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The Writing of Kismet

Commentary and writing tips by Noel Katz

The score was written many years before the show opened, written for a different genre, to tell a different story, or no story at all. The tunes are already known to the public, having achieved a certain measure of popularity, so the audience can whistle them on their way in to the theatre. Songs that are already hits are cobbled together to tell a new story, usually fashioned in efforts to include as many hits as possible, just like a jukebox.

Long before the current craze for "jukebox" musicals, Robert Wright and George Forrest created a series of musicals with melodies taken from the catalogue of classical composers. The best of these was Kismet, and Wright and Forrest's involvement is far beyond what the contemporary cobblers do.

It takes a village to create a musical. It needs a brilliant lyricist, librettist, composer and director at the very least. If the composer isn't involved (or a lyricist, in the case of jukebox shows), the creative team is missing an essential contributor. Certain producers, unfortunately, feel that this is the best way to go: one fewer artist to deal with, plus familiar songs by a popular songwriter so that the show sells itself.

Wright and Forrest took melodies from the part-time Russian composer Alexander Borodin and refashioned them so that they could become the sort of hit enjoyed by a public that doesn't usually appreciate classical music, and also to tell an old story, the Otis Skinner vehicle, Kismet.

As a string quartet, the melody that is used for the song "And This Is My Beloved" is a slow waltz. Wright and Forrest reset it in 4/4 to a 1-2-4 pulse and add a glorious bridge. For "Stranger In Paradise" they added an even more wonderful bridge that travels, harmonically, in a sophisticated way. The original tune is repetitive, almost pentatonic. The show business know-how with which it was refashioned lead to the most popular classical-to-popular-hit transformation ever.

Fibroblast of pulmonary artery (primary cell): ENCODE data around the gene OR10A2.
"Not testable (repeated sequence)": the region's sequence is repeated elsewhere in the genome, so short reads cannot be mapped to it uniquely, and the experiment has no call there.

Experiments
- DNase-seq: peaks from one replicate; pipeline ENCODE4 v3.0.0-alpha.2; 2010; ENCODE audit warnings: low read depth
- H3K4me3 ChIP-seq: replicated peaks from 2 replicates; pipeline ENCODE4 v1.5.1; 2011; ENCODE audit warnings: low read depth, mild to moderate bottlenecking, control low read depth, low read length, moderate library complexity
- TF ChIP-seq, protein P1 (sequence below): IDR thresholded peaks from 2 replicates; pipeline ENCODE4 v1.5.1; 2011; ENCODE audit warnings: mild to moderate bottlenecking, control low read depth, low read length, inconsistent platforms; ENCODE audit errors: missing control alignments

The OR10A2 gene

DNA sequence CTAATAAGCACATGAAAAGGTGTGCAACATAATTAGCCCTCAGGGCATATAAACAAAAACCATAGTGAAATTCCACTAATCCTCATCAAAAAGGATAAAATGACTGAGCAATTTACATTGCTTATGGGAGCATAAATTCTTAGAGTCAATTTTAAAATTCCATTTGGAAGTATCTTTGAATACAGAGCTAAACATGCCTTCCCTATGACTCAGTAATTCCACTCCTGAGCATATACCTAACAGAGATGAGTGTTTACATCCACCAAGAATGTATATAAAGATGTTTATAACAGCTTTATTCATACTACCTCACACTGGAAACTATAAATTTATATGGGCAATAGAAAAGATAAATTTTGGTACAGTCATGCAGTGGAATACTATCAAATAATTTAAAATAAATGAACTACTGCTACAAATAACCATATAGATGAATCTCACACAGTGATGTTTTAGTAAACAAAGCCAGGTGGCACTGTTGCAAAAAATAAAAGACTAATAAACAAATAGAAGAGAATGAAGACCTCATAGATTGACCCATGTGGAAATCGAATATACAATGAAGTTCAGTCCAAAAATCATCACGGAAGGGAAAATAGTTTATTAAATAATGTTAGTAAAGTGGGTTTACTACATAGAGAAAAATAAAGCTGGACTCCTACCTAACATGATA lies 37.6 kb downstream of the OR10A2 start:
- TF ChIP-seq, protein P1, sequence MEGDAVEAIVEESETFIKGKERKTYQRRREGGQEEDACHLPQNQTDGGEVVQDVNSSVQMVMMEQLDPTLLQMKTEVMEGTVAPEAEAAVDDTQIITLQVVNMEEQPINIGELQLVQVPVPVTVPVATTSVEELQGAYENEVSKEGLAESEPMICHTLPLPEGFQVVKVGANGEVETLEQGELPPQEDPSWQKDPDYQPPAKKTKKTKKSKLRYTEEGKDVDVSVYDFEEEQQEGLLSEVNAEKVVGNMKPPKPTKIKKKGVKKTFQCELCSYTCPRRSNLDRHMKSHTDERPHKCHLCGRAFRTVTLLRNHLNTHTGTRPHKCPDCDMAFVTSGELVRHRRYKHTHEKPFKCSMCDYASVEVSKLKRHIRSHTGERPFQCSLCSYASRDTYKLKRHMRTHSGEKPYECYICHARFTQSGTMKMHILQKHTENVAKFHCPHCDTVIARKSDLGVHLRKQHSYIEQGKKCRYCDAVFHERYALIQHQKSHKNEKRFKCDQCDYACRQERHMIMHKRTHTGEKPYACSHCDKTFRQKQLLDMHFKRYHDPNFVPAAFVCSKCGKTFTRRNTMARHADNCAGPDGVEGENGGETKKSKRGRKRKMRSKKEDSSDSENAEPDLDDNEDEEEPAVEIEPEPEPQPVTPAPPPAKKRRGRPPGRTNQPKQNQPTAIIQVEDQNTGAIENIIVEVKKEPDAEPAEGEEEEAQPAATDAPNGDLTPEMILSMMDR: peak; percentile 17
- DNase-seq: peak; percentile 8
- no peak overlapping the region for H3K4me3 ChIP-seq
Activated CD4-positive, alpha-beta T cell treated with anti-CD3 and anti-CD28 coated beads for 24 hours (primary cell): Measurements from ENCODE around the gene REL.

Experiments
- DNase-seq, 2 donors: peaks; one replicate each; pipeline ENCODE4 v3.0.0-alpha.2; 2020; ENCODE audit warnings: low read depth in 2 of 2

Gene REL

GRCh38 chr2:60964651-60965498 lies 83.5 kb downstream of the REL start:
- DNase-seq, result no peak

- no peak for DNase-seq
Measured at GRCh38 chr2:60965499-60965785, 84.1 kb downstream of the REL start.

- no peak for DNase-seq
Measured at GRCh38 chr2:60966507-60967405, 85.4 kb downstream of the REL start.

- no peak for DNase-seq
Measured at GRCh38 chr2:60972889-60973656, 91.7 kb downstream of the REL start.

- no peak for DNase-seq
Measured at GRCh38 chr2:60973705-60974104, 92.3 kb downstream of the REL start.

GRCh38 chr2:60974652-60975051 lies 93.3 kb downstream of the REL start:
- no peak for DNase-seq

Their lyrics can be amusingly florid, since they're playing up the exoticism of old Bagdad, of all places. Few other shows could get away with: "Let peacocks and monkeys in purple adornings show her the way to my bridal chamber. Then get you gone my morning of mornings after the night of my nights."

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Cast Recordings

Kismet original Broadway castKismet (1953 Original Broadway Cast) from Amazon.com Starring Alfred Drake. Includes interviews with stars Alfred Drake and Doretta Morrow as well as writer George Forrest. Songs include: Overture, Sands Of Time, Rhymes Have I, Fate, Bazaar of The Caravans, Not Since Nineveh, Baubles, Bangles And Beads, Stranger In Paradise, He's In Love!, Gesticulate, Night Of My Nights, Was I Wazir?, Rahadlakum, And This Is My Beloved, The Olive Tree, Zubbediya, Samahris' Dance, Finale: Sands Of Time, Stage Struck: In The Studio, and Stage Struck: Interviews With Alfred Drake, Dorettta Morrow And George Forrest.

Kismet Soundtrack RecordingMGM's Kismet: Original Motion Picture Soundtrack from Amazon.com Starring Howard Keel and Delores Gray. Songs include: Main Title(Not Since Nineveh Stranger In Paradise), Rhymes Have I, Fate, Bazaar Of The Caravans, Not Since Nineveh, Dabba (Stranger In Paradise), Baubles, Bangles, And Beads, I Am A Gardener, Stranger in Paradise, Gesticulate, Bored, Fate, Night Of My Nights, The Olive Tree, Rahadlakum, Marsinah Arrives At Castle/I'm In Love/Certain...., And This Is My Beloved, Innocent Amusement (Medley: And This Is My....., and Diwan Dances

Sheet Music

"And This is My Beloved" from Musicnotes.com Instant digital download sheet music.

Kismet Vocal ScoreKismet (Vocal Score) from Amazon.com

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